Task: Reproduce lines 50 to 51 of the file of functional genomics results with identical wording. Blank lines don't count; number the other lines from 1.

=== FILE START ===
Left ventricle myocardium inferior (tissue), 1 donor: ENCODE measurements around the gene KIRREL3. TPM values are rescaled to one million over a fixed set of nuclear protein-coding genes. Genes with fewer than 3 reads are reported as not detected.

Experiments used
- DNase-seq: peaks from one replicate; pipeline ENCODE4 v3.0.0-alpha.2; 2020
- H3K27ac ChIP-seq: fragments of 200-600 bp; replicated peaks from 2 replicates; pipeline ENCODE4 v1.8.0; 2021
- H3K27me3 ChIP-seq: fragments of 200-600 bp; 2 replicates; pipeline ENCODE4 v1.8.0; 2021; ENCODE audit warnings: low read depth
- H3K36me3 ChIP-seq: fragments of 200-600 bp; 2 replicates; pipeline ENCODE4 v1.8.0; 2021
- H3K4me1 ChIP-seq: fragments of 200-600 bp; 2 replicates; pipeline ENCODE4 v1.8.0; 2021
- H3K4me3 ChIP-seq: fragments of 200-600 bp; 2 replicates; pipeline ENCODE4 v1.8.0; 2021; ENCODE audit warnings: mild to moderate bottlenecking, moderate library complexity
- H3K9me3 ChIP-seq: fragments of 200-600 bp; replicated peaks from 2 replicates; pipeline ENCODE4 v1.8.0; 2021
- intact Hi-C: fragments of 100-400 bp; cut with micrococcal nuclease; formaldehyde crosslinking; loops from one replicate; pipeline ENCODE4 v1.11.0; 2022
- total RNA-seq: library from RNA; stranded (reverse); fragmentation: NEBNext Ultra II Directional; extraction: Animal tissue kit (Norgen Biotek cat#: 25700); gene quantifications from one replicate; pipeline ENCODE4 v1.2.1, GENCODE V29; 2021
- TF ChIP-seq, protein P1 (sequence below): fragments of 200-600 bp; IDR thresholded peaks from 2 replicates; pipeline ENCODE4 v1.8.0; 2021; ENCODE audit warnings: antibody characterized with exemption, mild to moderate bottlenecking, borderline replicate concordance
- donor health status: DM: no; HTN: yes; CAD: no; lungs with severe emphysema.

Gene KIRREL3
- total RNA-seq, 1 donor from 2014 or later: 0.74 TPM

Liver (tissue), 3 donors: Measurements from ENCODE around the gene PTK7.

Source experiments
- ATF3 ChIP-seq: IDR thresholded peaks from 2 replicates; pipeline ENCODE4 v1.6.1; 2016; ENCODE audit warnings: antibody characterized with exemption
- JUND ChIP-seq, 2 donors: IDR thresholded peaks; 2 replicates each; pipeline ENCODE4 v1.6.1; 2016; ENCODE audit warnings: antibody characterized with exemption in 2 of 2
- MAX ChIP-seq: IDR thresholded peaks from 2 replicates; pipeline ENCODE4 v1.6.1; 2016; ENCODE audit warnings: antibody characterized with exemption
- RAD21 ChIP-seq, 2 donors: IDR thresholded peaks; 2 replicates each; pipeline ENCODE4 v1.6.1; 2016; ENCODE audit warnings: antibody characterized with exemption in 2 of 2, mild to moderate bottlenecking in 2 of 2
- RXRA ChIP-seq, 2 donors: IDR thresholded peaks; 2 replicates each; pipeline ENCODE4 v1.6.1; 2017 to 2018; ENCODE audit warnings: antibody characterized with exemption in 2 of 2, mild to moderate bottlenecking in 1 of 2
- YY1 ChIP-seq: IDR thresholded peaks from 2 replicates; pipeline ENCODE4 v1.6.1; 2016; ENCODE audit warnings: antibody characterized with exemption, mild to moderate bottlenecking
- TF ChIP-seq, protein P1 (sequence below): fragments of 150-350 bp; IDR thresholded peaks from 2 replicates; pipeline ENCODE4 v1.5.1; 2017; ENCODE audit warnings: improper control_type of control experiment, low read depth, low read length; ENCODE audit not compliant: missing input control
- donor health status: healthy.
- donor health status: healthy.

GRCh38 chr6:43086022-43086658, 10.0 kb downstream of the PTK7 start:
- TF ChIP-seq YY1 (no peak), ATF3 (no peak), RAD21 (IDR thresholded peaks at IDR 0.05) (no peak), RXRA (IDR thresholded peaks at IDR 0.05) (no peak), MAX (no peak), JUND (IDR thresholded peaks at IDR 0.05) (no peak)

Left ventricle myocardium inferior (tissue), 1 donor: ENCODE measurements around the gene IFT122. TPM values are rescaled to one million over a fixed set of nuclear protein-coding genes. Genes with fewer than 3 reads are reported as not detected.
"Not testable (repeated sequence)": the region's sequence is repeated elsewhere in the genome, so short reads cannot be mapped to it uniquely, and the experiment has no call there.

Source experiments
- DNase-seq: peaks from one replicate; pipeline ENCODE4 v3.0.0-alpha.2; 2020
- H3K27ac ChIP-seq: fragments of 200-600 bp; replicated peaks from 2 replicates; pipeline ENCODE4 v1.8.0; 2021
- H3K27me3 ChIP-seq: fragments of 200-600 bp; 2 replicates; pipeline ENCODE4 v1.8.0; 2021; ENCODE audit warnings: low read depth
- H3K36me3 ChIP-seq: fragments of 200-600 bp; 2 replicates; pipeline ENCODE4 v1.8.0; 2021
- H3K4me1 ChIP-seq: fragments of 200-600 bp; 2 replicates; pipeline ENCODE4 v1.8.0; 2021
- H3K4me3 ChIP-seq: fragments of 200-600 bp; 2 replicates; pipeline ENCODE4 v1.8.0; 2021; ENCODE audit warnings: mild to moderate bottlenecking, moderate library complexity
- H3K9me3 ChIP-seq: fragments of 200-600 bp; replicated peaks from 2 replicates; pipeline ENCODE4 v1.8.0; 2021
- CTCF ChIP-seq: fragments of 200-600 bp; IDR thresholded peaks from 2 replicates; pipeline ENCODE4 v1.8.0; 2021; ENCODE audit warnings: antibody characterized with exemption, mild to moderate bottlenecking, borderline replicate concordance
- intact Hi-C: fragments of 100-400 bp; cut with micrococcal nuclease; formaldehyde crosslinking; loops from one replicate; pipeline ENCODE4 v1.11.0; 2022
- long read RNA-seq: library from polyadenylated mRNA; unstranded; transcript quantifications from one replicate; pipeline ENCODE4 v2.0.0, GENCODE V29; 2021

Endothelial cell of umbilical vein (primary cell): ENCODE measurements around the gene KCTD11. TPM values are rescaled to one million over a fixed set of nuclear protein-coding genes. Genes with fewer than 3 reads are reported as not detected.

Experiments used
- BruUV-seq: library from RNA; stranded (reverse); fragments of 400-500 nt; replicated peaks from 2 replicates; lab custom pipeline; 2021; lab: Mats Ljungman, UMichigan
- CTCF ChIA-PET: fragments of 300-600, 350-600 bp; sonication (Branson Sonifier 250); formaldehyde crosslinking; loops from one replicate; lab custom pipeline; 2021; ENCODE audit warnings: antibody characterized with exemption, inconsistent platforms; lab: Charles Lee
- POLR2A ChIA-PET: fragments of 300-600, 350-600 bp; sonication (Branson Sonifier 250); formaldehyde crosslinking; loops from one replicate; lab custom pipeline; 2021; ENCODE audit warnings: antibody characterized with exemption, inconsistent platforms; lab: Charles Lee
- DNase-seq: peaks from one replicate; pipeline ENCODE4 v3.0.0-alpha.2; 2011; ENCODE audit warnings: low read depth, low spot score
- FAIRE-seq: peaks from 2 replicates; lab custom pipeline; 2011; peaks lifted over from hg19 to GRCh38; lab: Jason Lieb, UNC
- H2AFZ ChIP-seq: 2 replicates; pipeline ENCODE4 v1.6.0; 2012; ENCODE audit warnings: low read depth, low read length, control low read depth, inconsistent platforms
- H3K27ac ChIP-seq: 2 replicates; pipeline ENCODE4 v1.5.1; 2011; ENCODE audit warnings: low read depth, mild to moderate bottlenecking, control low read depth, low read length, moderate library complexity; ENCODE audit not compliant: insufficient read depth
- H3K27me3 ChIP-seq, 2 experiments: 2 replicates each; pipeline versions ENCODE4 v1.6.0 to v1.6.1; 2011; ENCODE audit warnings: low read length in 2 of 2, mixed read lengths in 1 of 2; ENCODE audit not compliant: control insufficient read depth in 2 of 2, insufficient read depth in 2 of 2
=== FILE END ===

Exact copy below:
- H3K27ac ChIP-seq: 2 replicates; pipeline ENCODE4 v1.5.1; 2011; ENCODE audit warnings: low read depth, mild to moderate bottlenecking, control low read depth, low read length, moderate library complexity; ENCODE audit not compliant: insufficient read depth
- H3K27me3 ChIP-seq, 2 experiments: 2 replicates each; pipeline versions ENCODE4 v1.6.0 to v1.6.1; 2011; ENCODE audit warnings: low read length in 2 of 2, mixed read lengths in 1 of 2; ENCODE audit not compliant: control insufficient read depth in 2 of 2, insufficient read depth in 2 of 2